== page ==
Particle physicists often use the word "cross-section", but what does it mean? Put simply, the cross-section gives you an idea of how often a particle will interact with the particles in your detector.
In a classical analogy, where a particle is modelled as a hard sphere, the cross section is the conventional geometric cross sectional area, and expresses the probability of hitting the object with a ray. Physicists denote it with the greek letter “sigma” and measure it in units of area. In the world of point-like particles, the cross-section "area" is determined by the particles' ability and likelihood to interact with others.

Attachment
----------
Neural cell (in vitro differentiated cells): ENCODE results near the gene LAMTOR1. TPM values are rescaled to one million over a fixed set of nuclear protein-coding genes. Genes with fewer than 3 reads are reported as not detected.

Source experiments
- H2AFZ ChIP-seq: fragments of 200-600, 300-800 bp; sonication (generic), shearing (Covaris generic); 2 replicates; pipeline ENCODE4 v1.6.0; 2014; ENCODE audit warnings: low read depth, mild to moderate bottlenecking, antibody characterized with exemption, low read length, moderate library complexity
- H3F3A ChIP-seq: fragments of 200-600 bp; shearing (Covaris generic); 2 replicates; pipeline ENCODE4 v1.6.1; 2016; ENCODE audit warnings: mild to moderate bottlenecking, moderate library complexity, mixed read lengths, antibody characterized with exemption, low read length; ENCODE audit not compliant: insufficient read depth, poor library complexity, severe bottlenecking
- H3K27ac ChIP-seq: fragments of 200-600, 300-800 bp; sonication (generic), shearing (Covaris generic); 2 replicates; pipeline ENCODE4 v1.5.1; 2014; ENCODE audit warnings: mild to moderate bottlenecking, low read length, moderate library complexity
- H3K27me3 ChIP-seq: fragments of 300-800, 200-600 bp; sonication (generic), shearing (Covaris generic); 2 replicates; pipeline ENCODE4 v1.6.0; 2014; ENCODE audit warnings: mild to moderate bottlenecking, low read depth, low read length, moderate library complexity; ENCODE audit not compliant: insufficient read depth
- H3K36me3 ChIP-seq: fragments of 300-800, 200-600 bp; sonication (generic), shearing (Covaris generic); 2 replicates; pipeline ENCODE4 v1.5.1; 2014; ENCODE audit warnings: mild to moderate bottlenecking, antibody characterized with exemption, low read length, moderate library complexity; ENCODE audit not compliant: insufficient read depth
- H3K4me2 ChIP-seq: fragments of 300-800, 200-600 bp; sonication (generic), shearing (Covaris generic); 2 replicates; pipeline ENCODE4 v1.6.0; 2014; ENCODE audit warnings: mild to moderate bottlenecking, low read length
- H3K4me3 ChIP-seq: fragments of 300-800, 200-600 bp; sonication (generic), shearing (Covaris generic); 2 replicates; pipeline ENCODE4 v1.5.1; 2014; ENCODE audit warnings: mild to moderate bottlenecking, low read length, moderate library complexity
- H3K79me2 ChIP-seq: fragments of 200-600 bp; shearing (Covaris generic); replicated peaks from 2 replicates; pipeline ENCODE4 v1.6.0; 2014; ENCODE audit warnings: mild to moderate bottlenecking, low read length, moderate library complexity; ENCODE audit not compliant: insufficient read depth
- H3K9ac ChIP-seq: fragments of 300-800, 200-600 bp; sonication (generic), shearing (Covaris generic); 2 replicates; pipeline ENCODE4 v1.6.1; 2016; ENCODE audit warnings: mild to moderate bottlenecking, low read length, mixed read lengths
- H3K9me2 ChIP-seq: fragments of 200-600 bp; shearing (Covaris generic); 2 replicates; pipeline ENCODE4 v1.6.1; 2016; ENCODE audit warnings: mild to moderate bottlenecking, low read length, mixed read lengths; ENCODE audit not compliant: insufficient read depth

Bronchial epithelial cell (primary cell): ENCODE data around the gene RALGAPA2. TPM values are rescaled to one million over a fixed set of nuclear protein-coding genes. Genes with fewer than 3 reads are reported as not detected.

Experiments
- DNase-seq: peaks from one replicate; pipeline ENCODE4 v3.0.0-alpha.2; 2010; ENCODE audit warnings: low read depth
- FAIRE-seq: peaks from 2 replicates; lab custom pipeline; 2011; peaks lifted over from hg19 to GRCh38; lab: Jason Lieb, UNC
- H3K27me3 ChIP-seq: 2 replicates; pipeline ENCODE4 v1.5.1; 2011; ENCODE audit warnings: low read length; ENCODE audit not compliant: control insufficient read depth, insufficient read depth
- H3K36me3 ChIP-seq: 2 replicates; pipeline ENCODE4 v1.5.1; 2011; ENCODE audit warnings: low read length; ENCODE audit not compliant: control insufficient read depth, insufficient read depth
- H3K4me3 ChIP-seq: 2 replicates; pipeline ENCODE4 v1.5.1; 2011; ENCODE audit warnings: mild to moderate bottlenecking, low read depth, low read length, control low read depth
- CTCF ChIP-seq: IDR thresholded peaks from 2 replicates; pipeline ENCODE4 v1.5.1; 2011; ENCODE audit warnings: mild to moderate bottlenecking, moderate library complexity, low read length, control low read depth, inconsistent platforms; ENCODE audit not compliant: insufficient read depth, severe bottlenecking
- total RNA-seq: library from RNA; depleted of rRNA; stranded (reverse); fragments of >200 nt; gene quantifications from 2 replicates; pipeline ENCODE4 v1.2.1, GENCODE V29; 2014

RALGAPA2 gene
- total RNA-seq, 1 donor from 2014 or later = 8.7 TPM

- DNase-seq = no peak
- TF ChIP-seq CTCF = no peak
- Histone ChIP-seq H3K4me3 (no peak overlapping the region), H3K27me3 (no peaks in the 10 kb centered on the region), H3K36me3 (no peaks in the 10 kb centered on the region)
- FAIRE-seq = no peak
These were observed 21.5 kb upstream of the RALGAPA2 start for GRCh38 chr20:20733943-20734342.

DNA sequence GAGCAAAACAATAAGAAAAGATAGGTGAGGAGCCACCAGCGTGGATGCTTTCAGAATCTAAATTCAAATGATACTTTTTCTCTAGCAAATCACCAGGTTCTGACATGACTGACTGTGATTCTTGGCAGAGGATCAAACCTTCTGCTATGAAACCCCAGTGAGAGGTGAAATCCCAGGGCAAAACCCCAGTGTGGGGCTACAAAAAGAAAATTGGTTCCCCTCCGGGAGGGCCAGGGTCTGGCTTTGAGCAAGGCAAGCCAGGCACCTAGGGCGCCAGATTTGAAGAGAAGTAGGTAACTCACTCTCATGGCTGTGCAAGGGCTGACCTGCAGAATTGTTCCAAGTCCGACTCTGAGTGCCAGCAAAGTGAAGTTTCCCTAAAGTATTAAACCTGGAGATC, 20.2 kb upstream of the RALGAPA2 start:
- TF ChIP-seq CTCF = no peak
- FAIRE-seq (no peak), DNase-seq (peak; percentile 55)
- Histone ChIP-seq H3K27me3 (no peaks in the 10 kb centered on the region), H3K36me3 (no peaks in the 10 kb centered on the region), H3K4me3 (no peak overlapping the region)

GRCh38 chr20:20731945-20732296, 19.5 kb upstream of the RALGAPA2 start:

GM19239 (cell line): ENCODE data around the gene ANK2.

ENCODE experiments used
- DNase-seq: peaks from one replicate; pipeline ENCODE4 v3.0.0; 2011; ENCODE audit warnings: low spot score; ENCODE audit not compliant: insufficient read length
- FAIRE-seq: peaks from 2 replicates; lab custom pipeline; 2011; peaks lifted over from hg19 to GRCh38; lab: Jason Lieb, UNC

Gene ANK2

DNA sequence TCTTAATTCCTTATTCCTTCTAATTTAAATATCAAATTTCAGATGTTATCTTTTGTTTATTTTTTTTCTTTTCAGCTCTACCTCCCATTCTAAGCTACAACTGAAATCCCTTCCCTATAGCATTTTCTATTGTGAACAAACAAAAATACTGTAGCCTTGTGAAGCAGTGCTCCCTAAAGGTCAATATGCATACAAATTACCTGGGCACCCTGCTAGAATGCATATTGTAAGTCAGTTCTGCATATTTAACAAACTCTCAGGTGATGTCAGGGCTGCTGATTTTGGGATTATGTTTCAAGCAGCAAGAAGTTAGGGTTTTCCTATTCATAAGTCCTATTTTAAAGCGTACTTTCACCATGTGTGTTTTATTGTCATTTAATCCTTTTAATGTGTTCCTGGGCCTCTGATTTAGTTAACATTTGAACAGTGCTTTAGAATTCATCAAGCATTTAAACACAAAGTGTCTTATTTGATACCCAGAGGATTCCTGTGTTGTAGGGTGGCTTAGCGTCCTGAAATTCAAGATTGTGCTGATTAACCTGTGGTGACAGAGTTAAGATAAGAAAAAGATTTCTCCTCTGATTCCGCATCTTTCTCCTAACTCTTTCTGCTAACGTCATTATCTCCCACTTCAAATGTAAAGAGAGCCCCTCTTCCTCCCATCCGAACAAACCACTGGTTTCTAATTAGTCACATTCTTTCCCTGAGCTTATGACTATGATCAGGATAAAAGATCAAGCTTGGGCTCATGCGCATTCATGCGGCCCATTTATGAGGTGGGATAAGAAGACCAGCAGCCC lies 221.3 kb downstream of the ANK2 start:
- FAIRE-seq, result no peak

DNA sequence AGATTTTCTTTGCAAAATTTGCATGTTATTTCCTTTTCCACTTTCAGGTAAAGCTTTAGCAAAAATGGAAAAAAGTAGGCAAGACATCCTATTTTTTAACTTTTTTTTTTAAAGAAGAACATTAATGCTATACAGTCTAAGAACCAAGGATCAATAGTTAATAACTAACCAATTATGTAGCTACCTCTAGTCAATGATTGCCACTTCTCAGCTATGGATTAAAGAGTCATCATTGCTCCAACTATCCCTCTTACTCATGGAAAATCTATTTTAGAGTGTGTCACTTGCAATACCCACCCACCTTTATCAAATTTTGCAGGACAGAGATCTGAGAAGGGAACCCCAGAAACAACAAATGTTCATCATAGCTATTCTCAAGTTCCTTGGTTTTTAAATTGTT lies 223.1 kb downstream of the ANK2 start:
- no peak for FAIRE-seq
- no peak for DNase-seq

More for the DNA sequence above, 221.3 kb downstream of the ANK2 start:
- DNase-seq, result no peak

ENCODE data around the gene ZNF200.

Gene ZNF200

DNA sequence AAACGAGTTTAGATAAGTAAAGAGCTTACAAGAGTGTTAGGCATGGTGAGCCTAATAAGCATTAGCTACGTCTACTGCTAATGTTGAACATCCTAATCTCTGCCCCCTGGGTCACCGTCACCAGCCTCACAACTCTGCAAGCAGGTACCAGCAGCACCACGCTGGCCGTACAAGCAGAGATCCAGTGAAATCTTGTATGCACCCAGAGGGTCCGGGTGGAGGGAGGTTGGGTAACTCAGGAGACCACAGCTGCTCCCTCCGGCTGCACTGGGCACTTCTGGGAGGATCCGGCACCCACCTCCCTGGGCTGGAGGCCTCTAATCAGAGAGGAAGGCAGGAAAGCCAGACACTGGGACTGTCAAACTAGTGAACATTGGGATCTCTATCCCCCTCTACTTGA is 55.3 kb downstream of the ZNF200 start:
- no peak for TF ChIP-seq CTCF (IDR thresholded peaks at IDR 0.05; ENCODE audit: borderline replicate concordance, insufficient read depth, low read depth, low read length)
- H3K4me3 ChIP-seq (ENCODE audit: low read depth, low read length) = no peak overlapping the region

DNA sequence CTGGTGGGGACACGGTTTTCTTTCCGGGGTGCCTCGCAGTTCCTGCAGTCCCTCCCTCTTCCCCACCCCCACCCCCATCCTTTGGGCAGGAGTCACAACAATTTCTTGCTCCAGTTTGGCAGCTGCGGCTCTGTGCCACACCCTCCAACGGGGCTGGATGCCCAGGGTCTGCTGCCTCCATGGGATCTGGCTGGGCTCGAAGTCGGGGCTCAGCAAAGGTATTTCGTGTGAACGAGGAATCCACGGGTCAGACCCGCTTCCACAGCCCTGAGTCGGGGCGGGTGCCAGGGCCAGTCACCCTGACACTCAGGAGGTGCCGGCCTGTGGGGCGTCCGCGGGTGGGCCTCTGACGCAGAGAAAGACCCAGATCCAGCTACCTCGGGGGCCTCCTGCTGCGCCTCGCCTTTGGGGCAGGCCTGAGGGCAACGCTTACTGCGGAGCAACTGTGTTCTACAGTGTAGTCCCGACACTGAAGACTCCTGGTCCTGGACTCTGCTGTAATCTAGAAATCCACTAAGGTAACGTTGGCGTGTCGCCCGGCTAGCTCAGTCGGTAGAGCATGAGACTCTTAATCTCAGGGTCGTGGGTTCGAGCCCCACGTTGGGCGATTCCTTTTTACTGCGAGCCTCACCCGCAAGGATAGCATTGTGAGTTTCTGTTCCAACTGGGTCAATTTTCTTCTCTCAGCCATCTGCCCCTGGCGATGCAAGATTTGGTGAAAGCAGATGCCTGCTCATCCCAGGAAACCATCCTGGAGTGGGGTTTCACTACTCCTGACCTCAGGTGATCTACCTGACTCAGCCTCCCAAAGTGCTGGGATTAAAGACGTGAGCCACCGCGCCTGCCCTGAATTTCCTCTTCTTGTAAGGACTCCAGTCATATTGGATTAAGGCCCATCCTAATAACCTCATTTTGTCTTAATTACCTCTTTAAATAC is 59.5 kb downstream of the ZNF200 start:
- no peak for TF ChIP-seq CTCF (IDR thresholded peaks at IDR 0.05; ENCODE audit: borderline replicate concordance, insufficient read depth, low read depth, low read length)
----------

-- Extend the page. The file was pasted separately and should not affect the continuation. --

Since neutrinos only interact via the weak force (they have no electric or colour charge), the neutrino cross-section is very very very very small. This implies that the probably of witnessing an interaction induced by a neutrino is very very very very small. Unfortunately the only way to study neutrinos is to detect them, making physicists' lives very hard! The particles are so elusive that one light-year of lead (which equals nine and a half trillion kilometres, or six trillion miles) would only stop half of the neutrinos flying through! That is why scientists need to produce a very intense neutrino beam to find at least some that interact in the detector.